Group Coaching – Get help from coach Julie and support from others who are overcoming this habit. Includes a forum that is open 24/7, group coaching calls, mindfulness resources, plus course access.

One-on-one Coaching – Book a 45-minute private session with coach Julie. She will help you change your thinking, uncover what is holding you back, and get on a path to complete freedom from food issues.

kathryn hansen books

My Book’s Journey: A Mission to Help Binge Eaters (Brain over Binge)

I want to introduce myself:  I’m Kathryn Hansen and I stopped binge eating in 2005. Now, I am awaiting two exciting deliveries—the delivery of the Brain over Binge books to my doorstep, and the delivery of my new baby girl. The baby should arrive in about a week (and we have yet to decide on a name!), and the shipment of newly printed books should arrive in a little more than two weeks.

Writing this book has been a long journey for me. I began taking notes and writing rudimentary chapters in early 2006, slowly documenting my experiences and ideas. Considering this was less than a year after my recovery, it may have seemed bold.  How did I know my recovery would last?

I just knew. My bulimia was over for good, and I was fully convinced that I had a powerful story to share.  Writing that story was a great challenge, and a great joy. Some months brought much productivity; but other months brought lulls, indecision, frustration, and simply a lack of time. When my son was born, I took a six-month break from writing, and I did the same when my daughter arrived. This is why, when we found out we were expecting baby #3, I knew I absolutely had to finish before my due date.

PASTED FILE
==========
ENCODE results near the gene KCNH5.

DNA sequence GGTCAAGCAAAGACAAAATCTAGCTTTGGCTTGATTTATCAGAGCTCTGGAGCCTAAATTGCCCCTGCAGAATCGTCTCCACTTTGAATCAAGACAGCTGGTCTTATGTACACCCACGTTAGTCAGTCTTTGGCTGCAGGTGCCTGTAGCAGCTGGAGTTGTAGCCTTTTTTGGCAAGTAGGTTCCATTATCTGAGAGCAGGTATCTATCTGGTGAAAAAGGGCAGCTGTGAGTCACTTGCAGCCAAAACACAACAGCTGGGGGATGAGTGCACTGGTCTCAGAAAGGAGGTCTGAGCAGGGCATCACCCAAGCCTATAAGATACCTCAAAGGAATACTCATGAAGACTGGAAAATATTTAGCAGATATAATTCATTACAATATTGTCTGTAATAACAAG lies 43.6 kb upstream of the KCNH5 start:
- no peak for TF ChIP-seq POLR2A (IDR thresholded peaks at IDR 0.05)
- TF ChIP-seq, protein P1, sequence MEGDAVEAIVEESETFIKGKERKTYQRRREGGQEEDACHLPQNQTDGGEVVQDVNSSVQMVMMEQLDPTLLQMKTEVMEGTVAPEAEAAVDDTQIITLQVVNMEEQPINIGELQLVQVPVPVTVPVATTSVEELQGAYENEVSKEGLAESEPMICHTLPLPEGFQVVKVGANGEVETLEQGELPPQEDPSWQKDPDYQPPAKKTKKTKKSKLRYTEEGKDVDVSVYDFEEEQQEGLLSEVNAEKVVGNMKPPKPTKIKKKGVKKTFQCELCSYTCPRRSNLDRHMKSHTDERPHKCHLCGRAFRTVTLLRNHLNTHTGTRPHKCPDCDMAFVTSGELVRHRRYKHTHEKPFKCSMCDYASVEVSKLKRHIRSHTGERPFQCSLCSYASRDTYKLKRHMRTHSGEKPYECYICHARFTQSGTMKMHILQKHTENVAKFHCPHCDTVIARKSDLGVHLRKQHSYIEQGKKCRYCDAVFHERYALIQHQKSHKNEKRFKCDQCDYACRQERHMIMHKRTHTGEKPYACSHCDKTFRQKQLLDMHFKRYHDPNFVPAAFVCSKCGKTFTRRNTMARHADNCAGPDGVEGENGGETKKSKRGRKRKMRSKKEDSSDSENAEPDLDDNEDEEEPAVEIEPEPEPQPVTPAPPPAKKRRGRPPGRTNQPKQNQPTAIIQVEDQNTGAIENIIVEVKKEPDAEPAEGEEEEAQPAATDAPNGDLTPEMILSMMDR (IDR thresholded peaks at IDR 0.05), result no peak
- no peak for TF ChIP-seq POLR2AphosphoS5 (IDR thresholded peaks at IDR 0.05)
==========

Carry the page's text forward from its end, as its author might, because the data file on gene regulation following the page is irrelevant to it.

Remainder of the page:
I’ve worked hard these past nine months to make this a reality, spending many weekends writing at coffee shops while my husband watched the kids, and staying up way too late most nights. The months seemed to fly by, but I’m proud to say it is finished.

My perfectionism tells me the book could be better, that there is more I can say and better ways I can say it, but it’s time to let my words stand as they are. I had a mission in mind when I set out to write Brain over Binge, and I believe I’ve fulfilled it. More importantly, I think the book holds great promise for helping others.

As for how the book will be received…Who knows?  Who cares?  It could cause only the tiniest of ripples in the field of eating disorders, or it could create a big splash. Either way, that’s not what my mission was about. It was about telling my story – embarrassing parts and all – to other bulimics/binge eaters who may want to listen and learn from my hard-learned lessons.

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Update (2018):  It’s hard to believe that this post was so many years ago, and I’ve now written a second book, (The Brain over Binge Recovery Guide), created an online course, a podcast, and had a 4th child! It’s been an amazing journey and every time someone shares their story of recovery with me, it makes all of the long nights worth it, and fuels my continuing commitment to my original mission. You can read reviews on Amazon to see what others have thought about Brain over Binge since I wrote this post.

If you are looking for somewhere to begin, you can start with my free PDF, the Brain over Binge Basics. It will teach you the fundamentals of the approach that helped me and many others end the binge eating habit for good.